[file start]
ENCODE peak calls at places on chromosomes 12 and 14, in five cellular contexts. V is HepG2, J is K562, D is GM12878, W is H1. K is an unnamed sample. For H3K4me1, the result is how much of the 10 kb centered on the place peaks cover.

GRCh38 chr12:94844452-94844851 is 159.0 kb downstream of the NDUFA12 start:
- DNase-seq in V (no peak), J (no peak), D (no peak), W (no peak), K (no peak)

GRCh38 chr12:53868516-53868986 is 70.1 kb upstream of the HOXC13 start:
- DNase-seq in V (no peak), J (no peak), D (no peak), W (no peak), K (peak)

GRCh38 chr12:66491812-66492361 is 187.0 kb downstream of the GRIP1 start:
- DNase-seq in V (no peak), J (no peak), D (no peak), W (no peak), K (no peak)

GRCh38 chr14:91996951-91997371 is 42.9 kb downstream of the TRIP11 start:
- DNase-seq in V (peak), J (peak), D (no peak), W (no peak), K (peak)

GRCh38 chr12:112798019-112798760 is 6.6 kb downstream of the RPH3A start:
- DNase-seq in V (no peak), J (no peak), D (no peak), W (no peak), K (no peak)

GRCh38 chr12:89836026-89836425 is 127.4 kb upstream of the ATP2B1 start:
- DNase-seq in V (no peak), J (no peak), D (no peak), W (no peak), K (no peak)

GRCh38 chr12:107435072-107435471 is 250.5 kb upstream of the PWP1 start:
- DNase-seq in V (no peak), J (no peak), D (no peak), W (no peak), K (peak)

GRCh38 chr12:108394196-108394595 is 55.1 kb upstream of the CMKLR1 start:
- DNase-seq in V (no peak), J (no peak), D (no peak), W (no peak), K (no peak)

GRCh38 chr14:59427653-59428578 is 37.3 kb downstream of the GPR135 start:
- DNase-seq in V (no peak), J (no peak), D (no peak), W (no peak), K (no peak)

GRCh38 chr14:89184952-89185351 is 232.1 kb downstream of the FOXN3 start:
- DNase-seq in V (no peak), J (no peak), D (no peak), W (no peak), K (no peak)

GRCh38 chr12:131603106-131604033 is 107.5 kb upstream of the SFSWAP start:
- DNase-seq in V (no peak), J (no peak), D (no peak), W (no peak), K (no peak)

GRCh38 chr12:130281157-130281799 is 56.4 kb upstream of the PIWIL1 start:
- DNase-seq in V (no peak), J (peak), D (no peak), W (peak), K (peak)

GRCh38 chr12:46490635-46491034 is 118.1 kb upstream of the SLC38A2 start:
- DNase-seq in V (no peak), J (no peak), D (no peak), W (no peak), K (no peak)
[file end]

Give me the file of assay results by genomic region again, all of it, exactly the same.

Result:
ENCODE peak calls at places on chromosomes 12 and 14, in five cellular contexts. V is HepG2, J is K562, D is GM12878, W is H1. K is an unnamed sample. For H3K4me1, the result is how much of the 10 kb centered on the place peaks cover.

GRCh38 chr12:94844452-94844851 is 159.0 kb downstream of the NDUFA12 start:
- DNase-seq in V (no peak), J (no peak), D (no peak), W (no peak), K (no peak)

GRCh38 chr12:53868516-53868986 is 70.1 kb upstream of the HOXC13 start:
- DNase-seq in V (no peak), J (no peak), D (no peak), W (no peak), K (peak)

GRCh38 chr12:66491812-66492361 is 187.0 kb downstream of the GRIP1 start:
- DNase-seq in V (no peak), J (no peak), D (no peak), W (no peak), K (no peak)

GRCh38 chr14:91996951-91997371 is 42.9 kb downstream of the TRIP11 start:
- DNase-seq in V (peak), J (peak), D (no peak), W (no peak), K (peak)

GRCh38 chr12:112798019-112798760 is 6.6 kb downstream of the RPH3A start:
- DNase-seq in V (no peak), J (no peak), D (no peak), W (no peak), K (no peak)

GRCh38 chr12:89836026-89836425 is 127.4 kb upstream of the ATP2B1 start:
- DNase-seq in V (no peak), J (no peak), D (no peak), W (no peak), K (no peak)

GRCh38 chr12:107435072-107435471 is 250.5 kb upstream of the PWP1 start:
- DNase-seq in V (no peak), J (no peak), D (no peak), W (no peak), K (peak)

GRCh38 chr12:108394196-108394595 is 55.1 kb upstream of the CMKLR1 start:
- DNase-seq in V (no peak), J (no peak), D (no peak), W (no peak), K (no peak)

GRCh38 chr14:59427653-59428578 is 37.3 kb downstream of the GPR135 start:
- DNase-seq in V (no peak), J (no peak), D (no peak), W (no peak), K (no peak)

GRCh38 chr14:89184952-89185351 is 232.1 kb downstream of the FOXN3 start:
- DNase-seq in V (no peak), J (no peak), D (no peak), W (no peak), K (no peak)

GRCh38 chr12:131603106-131604033 is 107.5 kb upstream of the SFSWAP start:
- DNase-seq in V (no peak), J (no peak), D (no peak), W (no peak), K (no peak)

GRCh38 chr12:130281157-130281799 is 56.4 kb upstream of the PIWIL1 start:
- DNase-seq in V (no peak), J (peak), D (no peak), W (peak), K (peak)

GRCh38 chr12:46490635-46491034 is 118.1 kb upstream of the SLC38A2 start:
- DNase-seq in V (no peak), J (no peak), D (no peak), W (no peak), K (no peak)